Tuesday, May 20, 2008

Business imperatives theme dominates Forrester's IT Forum conference opener

Forrester Research, the Cambridge, Mass. market research and analysis firm, kicked off its influential IT Forum conference today in Las Vegas with a keynote address by founder and Chairman George Colony on CEO success imperatives.

What the success imperatives do you have? Colony asked a series of CEOs. Here are the seven answers he got:

  • Getting, keeping and building the best people.
  • Engendering collaboration.
  • Reaching global markets.
  • Increasing profit.
  • Building a positive culture.
  • Customers, customers, customers
  • Driving innovation.

What was missing from the list? Colony asked the crowd. Technology ... it didn't make the top imperatives, based on CEO priorities. So to move from IT to business technology, there needs to be more connection between what the IT executives focus on to what the CEO focuses on.

Colony ended his introduction to the event with the pithy conclusion that technology is buried in business imperatives, rather than is an imperative itself.

Then Forrester executives and research directors Mike Gilpin and Eric Brown took to stage to welcome the 1,400 conference goers to the 14th annual IT Forum at the Sands Expo Center. They showed McKinsey research that shows that innovation is essential to companies and their growth.

They define innovation as top down and bottom up inside of companies. The cite the iPhone as an example of this innovation. And they cite Amazon's one-click buying process as another. Also, the one laptop per child intitiative and mobile networks in developing markets signal innovation.

Business innovation needs to pull this all together, say Gilpin and Brown.

Forrester VP and Principal Analyst Bobby Cameron implored the conference crowd not to wait to innovate. Businesses need innovation but IT is disconnected from innovation, Cameron said. Part of the goal of the conference is to rectify this.

"Companies say that technology is transformational, but they invest in technology to improve efficiency or reduce costs," said Cameron, based on his research. "They don't do what they say."

Innovation gets stalled. "Sludge in IT's engine stymies innovation," said Cameron. IT needs to stop hesitating, not just focus on costs, and move beyond "heavy processes" and grow more fleet.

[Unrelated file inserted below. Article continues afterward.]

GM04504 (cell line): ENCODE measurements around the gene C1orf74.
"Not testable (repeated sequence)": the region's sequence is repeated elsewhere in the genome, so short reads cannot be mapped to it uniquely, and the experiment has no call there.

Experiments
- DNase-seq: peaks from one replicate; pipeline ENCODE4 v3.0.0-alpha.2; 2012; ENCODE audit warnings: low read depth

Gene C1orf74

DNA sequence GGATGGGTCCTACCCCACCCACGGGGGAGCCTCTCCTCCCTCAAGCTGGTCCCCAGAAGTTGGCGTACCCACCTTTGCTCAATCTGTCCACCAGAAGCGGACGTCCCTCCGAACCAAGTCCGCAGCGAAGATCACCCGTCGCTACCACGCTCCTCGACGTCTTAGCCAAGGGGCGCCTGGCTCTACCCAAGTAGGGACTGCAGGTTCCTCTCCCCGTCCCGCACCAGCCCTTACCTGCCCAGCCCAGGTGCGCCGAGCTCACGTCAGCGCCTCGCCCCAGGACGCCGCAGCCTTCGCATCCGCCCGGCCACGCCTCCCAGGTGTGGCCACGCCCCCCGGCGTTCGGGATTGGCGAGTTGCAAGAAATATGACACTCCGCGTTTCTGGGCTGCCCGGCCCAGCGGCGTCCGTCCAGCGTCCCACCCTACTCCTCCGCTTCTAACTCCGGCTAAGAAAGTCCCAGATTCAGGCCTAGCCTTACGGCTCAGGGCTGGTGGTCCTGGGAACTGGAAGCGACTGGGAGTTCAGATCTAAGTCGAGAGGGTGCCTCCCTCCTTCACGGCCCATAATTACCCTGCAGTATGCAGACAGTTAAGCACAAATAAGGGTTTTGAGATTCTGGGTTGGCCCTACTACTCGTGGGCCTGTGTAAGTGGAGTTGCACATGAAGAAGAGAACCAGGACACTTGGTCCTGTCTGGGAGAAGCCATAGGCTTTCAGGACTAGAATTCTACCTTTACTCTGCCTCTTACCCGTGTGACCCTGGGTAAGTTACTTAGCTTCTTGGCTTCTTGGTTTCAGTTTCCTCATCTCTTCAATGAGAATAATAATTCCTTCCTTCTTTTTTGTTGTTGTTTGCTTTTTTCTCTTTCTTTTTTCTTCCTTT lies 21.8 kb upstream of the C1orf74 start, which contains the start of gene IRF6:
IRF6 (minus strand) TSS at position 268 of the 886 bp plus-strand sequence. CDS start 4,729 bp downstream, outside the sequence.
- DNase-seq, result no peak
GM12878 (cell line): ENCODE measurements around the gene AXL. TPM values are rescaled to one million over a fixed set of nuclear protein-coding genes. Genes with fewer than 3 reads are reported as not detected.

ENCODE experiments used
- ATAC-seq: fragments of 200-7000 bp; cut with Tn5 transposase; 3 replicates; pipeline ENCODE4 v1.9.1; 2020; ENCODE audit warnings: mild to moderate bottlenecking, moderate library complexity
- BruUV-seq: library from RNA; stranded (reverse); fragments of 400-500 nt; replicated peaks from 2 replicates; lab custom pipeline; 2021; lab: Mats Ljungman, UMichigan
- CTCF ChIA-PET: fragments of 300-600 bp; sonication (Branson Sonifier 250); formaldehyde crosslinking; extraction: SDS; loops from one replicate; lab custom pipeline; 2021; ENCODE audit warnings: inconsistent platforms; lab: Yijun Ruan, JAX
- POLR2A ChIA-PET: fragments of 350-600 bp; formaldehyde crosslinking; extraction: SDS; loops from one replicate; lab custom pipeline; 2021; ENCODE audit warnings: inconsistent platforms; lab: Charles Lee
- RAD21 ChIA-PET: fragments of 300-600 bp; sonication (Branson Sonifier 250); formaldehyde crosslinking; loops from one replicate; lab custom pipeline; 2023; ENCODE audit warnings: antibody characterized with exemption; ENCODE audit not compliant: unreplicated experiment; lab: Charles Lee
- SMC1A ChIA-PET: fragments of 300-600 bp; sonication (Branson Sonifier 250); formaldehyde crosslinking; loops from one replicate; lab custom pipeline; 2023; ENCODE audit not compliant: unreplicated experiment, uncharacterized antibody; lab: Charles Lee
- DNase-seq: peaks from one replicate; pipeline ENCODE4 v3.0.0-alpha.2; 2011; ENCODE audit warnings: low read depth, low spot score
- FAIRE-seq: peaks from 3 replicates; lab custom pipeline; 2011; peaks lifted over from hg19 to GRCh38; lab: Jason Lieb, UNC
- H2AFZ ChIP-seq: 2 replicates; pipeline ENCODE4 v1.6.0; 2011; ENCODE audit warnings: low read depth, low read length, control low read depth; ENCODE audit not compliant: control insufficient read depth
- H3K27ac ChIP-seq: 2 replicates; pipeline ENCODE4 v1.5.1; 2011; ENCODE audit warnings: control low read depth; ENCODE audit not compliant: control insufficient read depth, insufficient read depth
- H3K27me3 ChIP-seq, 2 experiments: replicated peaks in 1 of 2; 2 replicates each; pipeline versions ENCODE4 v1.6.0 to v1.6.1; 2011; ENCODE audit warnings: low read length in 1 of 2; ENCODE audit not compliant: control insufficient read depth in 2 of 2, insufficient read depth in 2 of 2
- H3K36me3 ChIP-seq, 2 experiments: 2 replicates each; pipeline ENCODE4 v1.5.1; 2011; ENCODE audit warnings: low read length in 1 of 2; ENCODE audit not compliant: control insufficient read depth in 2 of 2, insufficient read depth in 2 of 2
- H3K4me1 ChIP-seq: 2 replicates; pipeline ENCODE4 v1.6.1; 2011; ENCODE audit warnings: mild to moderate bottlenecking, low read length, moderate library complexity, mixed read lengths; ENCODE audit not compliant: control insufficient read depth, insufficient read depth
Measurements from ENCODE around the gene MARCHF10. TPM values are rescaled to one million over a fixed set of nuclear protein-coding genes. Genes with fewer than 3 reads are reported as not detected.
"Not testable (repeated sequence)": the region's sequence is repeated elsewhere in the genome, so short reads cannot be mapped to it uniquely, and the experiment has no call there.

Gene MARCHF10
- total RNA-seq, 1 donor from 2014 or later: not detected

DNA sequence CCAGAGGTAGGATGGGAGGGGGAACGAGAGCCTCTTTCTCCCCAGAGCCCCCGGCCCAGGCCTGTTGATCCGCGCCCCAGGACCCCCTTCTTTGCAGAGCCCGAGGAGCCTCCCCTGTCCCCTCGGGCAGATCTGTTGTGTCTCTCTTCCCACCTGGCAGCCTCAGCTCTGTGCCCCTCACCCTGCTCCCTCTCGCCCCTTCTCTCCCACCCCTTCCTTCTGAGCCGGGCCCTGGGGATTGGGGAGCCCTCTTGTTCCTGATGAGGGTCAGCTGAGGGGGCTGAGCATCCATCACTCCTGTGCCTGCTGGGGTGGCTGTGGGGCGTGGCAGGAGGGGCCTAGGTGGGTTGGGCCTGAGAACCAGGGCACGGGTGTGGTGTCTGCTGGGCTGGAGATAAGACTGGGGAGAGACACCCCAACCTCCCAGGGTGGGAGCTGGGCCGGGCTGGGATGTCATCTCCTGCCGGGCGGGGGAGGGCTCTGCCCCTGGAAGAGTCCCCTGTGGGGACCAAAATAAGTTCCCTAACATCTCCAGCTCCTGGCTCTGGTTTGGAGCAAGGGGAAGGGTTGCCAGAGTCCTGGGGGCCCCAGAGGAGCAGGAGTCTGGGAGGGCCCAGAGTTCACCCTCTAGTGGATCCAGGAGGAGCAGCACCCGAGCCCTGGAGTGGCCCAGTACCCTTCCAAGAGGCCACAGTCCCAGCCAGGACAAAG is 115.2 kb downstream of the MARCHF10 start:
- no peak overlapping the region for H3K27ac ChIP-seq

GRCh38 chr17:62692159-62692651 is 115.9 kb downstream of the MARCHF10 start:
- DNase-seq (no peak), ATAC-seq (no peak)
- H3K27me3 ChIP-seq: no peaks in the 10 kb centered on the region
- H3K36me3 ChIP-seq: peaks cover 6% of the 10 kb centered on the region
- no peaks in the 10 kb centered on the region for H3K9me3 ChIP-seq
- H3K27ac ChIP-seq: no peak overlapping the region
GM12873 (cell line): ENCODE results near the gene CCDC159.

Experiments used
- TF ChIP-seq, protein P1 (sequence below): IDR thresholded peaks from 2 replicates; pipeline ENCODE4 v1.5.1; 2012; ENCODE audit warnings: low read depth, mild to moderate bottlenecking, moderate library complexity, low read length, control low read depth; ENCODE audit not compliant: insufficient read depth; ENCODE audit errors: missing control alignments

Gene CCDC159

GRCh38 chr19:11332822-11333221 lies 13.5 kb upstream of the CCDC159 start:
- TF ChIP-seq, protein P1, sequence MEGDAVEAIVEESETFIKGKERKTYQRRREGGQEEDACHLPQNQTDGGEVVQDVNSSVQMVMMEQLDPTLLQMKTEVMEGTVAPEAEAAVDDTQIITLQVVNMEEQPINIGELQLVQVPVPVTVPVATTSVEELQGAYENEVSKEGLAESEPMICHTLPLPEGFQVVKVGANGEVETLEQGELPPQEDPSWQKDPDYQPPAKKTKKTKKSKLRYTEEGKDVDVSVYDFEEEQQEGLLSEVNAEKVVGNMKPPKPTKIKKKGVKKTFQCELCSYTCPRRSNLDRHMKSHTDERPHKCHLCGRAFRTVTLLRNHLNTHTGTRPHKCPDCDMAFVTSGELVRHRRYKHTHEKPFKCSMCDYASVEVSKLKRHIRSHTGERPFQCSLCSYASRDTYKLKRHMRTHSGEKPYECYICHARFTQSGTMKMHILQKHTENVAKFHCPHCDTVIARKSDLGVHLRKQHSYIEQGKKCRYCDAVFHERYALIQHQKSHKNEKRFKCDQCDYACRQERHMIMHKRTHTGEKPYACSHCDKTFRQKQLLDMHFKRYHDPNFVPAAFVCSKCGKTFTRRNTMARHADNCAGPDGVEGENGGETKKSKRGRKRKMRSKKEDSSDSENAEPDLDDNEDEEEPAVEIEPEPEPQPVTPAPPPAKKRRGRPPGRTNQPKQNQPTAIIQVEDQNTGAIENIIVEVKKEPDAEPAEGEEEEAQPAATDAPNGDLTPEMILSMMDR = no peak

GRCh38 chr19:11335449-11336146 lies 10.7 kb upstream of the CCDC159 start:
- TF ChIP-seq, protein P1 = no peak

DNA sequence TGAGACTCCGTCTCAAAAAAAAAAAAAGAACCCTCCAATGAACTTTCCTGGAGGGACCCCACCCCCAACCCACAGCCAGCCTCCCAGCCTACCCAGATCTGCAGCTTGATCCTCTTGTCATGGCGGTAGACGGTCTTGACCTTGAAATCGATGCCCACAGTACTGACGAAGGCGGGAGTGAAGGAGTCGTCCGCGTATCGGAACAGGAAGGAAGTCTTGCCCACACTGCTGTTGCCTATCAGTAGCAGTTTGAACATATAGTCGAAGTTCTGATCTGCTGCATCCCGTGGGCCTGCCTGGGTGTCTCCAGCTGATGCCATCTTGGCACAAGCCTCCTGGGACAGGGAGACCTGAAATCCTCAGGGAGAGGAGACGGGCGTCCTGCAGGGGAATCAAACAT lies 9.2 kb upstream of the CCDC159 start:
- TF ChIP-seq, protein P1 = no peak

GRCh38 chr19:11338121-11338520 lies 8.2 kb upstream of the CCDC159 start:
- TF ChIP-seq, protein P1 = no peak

Business innovation needs to transform processes, and boost the value and impact of the business on customers and partners, he said

There is confusion on what leads to innovation, said Cameron. "People aren't asking the right questions," he said, adding that investments are decoupled ineffectively from game-changing ideas.

"The innovation continuum" needs to extend across all aspects of business investments and thought leadership and new ideas. There needs to be a better way to join the two, and to get the money to act on good ideas, said Cameron.

Collaboration networks can help bring inventors and transformers into the innovation continuum, even if they exist outside of the company. IT shops need to play the role of brokers for innovation, he said, and to better play the roles of inventor, transformer, financier (to a lesser extent), and broker.

IT should build out innovation networks to become transformation agents. And these IT departments need to make it clear that they play this role.

It's up to the business to become adept at funding innovation, on an ongoing and sustained basis. Part of securing funding requries innovation context, innovation networks, and a process for ownership of funding, said Cameron. The result should be an "Innovation Pipeline," that has its own funding, is governed by an innovation team, and which takes in ideas generated from anywhere, said Cameron.

This pipeline runs in parallel to regular business activities. This allows for sustained innovation, year after year. More businesses need to become innovation leaders, said Cameron.

How to start? Build an innovation culture, by bringing in the right people. Make innovation part of the process, using portfolio management and analyzing the portfolio to identify where innovation already exists. Technologies also need to be in place to capture innovative ideas.